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Designer offers runway exposure to First Nations girls

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TORONTO - Beneath the shadow of the world's largest television, six models
from an Albertan fashion company received their proverbial 15 minutes of

Toronto's SkyDome provided the venue for an evening fashion show during the
11th annual Canadian Aboriginal Festival on Nov. 27. Traveling 2,000 miles
to expose its product was Northern Styles, an Edmonton-based cooperative
promoting Native arts and artists in a variety of medium including clothing

Operating director Charmaine Logan believed the trip was worth her
company's efforts, even when sharing the runway with other designers.
Attending for her eighth year, the exposure received over the two-day show,
which includes a booth with tens of thousands of spectators passing through
the trade show, is effective marketing she said.

Logan displayed some of her finer works from the past five years during the
quarter-hour, three-change set. Specializing in glamorous women's wear,
Logan promotes modern clothing with traditional patterns. "To bring some of
our cultural concepts into wearable fashions," is her creative goal.

Incorporating Cree designs such as bear paws, the fashion combines elegance
while honoring ancestry. Crushed velvet, chiffon, satin and even pleather
are complimented with beading, a skill she learned from her Kokum Betty and
hopes to promote this talent for other ladies.

"I try to revive what she taught me because there were only two of us
taught," Logan said. "That's the only thing left from my traditional
culture and now I'm trying to make it contemporary."

On this evening the focus was practicing how to perform on the catwalk.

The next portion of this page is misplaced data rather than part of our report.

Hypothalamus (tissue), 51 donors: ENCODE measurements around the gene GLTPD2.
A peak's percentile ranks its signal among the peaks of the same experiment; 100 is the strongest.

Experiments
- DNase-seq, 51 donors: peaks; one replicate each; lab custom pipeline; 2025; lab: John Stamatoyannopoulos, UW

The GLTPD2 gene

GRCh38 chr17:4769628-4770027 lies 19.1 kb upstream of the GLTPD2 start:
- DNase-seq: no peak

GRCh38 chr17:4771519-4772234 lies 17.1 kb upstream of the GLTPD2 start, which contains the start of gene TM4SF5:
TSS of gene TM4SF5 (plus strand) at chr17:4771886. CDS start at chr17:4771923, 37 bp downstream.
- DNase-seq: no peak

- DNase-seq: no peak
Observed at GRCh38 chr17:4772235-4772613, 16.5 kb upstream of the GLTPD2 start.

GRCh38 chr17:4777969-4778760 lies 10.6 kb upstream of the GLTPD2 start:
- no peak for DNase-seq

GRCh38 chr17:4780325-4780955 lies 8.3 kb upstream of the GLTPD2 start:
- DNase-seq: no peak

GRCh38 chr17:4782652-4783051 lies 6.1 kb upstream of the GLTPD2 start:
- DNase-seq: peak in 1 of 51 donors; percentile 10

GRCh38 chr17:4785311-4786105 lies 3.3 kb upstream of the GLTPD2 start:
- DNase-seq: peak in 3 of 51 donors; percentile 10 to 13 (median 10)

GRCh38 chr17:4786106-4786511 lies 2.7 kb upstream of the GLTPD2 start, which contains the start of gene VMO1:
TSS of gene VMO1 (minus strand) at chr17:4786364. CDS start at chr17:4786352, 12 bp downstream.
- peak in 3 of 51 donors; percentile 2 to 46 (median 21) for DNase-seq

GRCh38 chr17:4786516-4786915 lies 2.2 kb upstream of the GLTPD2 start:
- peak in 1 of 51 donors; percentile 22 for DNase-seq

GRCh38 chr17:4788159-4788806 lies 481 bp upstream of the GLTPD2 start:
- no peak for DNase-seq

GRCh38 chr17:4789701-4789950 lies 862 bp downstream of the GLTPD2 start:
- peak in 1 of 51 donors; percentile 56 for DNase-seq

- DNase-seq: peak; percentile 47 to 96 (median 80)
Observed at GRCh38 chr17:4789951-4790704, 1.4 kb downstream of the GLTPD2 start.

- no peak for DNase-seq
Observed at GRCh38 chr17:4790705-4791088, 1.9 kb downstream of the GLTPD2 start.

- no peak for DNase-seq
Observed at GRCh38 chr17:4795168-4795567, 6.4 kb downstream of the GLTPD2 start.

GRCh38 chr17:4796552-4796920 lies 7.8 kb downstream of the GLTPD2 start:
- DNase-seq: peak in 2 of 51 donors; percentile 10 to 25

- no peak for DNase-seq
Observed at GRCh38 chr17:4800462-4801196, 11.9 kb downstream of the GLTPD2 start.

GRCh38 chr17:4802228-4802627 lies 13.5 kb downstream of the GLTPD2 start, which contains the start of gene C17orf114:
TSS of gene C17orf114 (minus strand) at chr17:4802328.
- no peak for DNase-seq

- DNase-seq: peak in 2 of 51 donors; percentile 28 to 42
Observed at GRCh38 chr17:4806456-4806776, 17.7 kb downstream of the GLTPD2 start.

Three of the six models were younger than 18 and two of them had never
modeled before.

For Kindy Vogel, 16, and Michelle Laboucan, 14, this was their first
exposure under the bright lights of the big city. Hailing from Burwyn and
Cadotte Lake, two villages in northern Alberta each with a population below
1,000, their performances while strutting their stuff looked polished, as
if they were regularly plying their trade in Milan and Paris.

Not bad for two girls who, until a week before the festival, didn't know
they would be participating.

"There was lots of practice put into this and thanks to Roberta [Calliou],
we got our hair, make-up and choreography [done] in one day," said Vogel
after the show.

Both she and Laboucan were chosen by their band, the Woodland Cree Nation,
to attend. Located six hours northwest from Edmonton, it's there, among
other rural areas, where Northern Styles has spent several sessions as
coordinators of an image enhancement program.

In addition to operating her fashion business, Logan is trained as a
facilitator specializing in goal setting, time management and other
personal affairs issues. Getting into the smaller communities, using her
commerce and designing skills as tools, Northern Styles offers a different
perspective for reaching out to teenagers, especially females.

Roberta Calliou is the model manager for the cooperative and also
accompanies Logan on these trips to rural reserves. Clothing and make-up
strike a chord with the girls in the isolated areas, many of whom rarely
get the chance to get to a larger city.

"Image enhancement for the youth is to take care of themselves and feel
better for themselves and to show them how to do things," Calliou said.

As teenagers receive the benefits of professional designers visiting their
villages and sharing their talents, the reciprocity is shared for Northern
Styles. That's why Logan has no hesitation when having rookie models
display her clothing under the company name.

"I always love bringing in new people because it not only builds
friendships but it is a cultural exchange," the owner said. "Nobody is from
the same tribe plus some are from rural areas, others are urban."